Darkly funny, searingly honest short stories from Hans Fallada, author of bestselling Alone in Berlin
In these stories, criminals lament how hard it is to scrape a living by breaking and entering; families measure their daily struggles in marks and pfennigs; a convict makes a desperate leap from a moving train; a ring - and with it a marriage - is lost in a basket of potatoes.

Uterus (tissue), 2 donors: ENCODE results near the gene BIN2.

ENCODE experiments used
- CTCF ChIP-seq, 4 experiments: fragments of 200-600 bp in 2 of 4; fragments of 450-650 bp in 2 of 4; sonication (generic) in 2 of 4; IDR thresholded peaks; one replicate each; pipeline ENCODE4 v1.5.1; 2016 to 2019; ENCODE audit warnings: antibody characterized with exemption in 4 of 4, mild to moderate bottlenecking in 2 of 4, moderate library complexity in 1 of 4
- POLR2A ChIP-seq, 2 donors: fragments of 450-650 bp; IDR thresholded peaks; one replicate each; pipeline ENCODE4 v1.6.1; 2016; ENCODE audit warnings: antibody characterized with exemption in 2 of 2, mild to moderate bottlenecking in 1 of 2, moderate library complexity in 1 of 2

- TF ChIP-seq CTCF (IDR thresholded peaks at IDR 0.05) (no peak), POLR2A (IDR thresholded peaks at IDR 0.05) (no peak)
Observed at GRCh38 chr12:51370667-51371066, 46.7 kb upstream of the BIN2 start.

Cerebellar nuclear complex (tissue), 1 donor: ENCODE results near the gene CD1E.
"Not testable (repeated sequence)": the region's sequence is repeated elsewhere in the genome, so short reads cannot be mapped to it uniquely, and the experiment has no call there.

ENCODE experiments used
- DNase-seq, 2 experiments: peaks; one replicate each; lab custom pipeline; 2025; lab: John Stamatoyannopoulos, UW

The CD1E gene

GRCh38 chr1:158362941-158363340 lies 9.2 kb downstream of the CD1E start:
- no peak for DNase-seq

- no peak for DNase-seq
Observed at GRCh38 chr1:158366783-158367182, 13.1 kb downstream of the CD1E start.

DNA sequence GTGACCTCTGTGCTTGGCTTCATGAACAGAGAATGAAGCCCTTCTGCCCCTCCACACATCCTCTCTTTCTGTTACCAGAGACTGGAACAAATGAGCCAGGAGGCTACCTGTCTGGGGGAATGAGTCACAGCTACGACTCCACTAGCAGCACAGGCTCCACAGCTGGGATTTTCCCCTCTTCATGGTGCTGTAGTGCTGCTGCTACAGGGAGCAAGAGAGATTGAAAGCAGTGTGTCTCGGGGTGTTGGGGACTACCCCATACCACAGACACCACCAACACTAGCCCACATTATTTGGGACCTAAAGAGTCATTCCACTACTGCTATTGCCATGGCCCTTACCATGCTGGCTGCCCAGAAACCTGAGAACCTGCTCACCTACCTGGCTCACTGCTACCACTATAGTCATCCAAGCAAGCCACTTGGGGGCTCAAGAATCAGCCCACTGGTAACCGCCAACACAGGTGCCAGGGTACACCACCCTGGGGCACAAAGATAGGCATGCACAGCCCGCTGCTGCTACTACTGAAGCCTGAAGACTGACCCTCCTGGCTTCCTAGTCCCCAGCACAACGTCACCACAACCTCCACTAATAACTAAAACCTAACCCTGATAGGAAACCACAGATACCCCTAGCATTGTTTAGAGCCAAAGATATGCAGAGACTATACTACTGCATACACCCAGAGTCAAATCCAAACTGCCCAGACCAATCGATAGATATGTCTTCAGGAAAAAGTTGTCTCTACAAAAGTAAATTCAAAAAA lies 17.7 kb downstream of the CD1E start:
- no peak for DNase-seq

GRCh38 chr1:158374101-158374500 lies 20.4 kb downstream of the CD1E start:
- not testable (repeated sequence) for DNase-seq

Here, as in his novels, Fallada is by turns tough, darkly funny, streetwise and effortlessly engaging, writing with acute feeling about ordinary lives shaped by forces larger than themselves: addiction, love, money.
Hans Fallada was one of the best-known German writers of the twentieth century. Born in 1893 in Greifswald as Rudolf Wilhelm Adolf Ditzen, he took his pen name from a Brothers Grimm fairy tale. His most famous works include the novels Little Man, What Now? and The Drinker. Fallada died from an overdose of morphine on 5 February 1947 in Berlin.